12:11pm PT by Matthew Belloni
Universal, Paramount's Brad Grey at War Over $50M in 'Sopranos' Profits (Exclusive)
Universal has put a hit out on Brad Grey for allegedly not sharing $50 million or more in profits from The Sopranos.
Sources tell The Hollywood Reporter that the NBCUniversal-owned studio has filed a confidential arbitration claim against the Paramount chairman and CEO for failing to honor a 50-50 profit-sharing arrangement on the hit HBO series. Grey, who was a principal at the Brillstein-Grey management/production company before taking the reins of Paramount, executive produced on the long-running mob drama and is believed to have earned tens of millions of dollars from its success.
Universal in 1996 bought half of Brillstein-Grey, but divested its interest in the company in 1999. At the time, sources say the studio and Grey entered into a separation agreement that divvied up rights to several TV projects in development. Sopranos was one of those projects, and Universal is arguing that the separation agreement entitles it to split Grey's profits from the show.
Grey is said to have been paid $50 million or more in revenue from HBO, which could entitle Universal to $25 million or more if it is successful in the arbitration. The claim was filed in December, according to sources.
The dispute is a holdover from Grey's pre-Paramount life as a top manager and producer. Still, it's extremely rare for a top Hollywood executive to be targeted in such a way by a rival studio. Making matters more noteworthy, Grey and Universal COO Ron Meyer are said to be close friends.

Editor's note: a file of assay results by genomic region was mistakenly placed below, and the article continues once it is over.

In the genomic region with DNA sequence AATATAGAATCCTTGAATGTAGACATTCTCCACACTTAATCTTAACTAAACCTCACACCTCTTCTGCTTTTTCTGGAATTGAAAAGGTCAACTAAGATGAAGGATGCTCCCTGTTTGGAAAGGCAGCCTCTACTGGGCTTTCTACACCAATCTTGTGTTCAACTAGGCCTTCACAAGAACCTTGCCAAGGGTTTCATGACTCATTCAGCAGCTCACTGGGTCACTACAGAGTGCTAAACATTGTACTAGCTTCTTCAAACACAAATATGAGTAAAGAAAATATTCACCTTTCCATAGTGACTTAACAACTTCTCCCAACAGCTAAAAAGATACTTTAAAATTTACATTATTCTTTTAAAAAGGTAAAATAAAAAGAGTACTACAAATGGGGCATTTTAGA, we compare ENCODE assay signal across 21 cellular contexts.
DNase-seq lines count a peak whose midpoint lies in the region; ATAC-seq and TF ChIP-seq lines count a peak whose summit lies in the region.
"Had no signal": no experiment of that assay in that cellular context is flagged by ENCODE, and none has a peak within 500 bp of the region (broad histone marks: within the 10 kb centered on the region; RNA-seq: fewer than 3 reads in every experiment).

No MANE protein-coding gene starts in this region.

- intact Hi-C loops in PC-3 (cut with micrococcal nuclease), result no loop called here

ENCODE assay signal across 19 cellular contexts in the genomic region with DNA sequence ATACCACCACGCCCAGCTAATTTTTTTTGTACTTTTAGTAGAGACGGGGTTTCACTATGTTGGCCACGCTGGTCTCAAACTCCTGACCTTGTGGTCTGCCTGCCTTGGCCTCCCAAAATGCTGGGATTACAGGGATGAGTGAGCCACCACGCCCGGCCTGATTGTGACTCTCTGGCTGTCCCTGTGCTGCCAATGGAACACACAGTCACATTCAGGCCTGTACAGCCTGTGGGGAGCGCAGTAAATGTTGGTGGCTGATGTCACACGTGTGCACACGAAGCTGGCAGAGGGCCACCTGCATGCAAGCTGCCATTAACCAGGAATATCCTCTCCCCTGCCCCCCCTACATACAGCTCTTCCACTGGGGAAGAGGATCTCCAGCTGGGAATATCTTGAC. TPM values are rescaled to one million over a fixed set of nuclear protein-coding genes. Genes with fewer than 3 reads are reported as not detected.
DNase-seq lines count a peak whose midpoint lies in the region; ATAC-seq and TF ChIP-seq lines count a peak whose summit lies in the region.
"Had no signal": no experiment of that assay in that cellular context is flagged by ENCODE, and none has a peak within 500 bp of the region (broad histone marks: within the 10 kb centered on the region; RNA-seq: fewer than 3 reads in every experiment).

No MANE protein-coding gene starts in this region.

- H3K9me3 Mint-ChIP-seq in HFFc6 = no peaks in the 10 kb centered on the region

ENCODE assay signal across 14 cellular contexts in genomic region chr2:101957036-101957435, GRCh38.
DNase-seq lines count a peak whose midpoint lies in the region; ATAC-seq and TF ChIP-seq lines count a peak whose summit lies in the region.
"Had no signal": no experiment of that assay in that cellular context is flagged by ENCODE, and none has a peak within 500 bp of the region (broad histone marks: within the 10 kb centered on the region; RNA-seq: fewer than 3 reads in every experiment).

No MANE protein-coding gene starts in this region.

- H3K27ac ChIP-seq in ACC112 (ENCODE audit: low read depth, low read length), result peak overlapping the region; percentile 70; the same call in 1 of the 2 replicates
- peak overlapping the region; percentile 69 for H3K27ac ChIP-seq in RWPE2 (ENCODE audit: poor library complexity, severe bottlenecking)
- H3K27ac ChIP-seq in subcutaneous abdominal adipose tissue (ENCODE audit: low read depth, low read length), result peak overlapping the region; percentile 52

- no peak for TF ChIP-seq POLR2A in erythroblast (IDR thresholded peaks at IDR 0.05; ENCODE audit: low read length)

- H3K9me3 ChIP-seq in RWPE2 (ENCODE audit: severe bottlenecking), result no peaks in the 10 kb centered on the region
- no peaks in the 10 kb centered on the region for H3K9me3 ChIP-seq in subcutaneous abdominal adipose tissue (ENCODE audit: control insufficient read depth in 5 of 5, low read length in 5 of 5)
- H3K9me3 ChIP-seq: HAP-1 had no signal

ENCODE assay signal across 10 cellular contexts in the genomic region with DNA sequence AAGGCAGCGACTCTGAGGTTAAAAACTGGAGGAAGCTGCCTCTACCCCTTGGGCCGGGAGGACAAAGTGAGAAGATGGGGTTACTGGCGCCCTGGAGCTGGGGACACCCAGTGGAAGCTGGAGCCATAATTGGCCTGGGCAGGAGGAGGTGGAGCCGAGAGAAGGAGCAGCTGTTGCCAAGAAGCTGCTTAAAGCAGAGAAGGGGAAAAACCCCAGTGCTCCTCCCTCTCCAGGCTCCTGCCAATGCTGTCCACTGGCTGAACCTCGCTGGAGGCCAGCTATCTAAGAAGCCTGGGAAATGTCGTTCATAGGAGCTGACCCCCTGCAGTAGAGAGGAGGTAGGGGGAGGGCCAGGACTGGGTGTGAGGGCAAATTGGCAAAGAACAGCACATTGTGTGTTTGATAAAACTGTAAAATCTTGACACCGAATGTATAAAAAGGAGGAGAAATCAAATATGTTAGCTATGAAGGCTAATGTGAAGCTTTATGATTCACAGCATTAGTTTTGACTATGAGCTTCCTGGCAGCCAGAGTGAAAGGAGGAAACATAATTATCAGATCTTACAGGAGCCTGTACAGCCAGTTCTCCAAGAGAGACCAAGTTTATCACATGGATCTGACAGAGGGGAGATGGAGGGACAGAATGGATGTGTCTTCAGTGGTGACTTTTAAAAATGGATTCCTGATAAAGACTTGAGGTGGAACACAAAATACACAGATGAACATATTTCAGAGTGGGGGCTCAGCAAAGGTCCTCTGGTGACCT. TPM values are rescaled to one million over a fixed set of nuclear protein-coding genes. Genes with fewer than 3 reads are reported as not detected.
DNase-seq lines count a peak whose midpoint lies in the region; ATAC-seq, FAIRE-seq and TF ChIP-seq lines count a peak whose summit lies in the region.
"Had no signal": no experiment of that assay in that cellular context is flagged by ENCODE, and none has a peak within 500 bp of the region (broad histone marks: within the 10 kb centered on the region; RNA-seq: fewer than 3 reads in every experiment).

Reps for Grey and Universal declined to comment.
Sopranos debuted on HBO in 1999 and became the biggest hit in the network's history. The show ran for six seasons and sold extremely well on DVD. HBO is not a plaintiff or defendant in the arbitration.
The legal dispute had been brewing for some time, but Universal escalated the fight in December, hiring litigator Daniel Petrocelli at O'Melveny & Myers to initiate the arbitration proceeding. Grey has hired Evan Chesler at the white-shoe New York law firm Cravath Swaine & Moore to handle the case.
Kim Masters contributed to this report.
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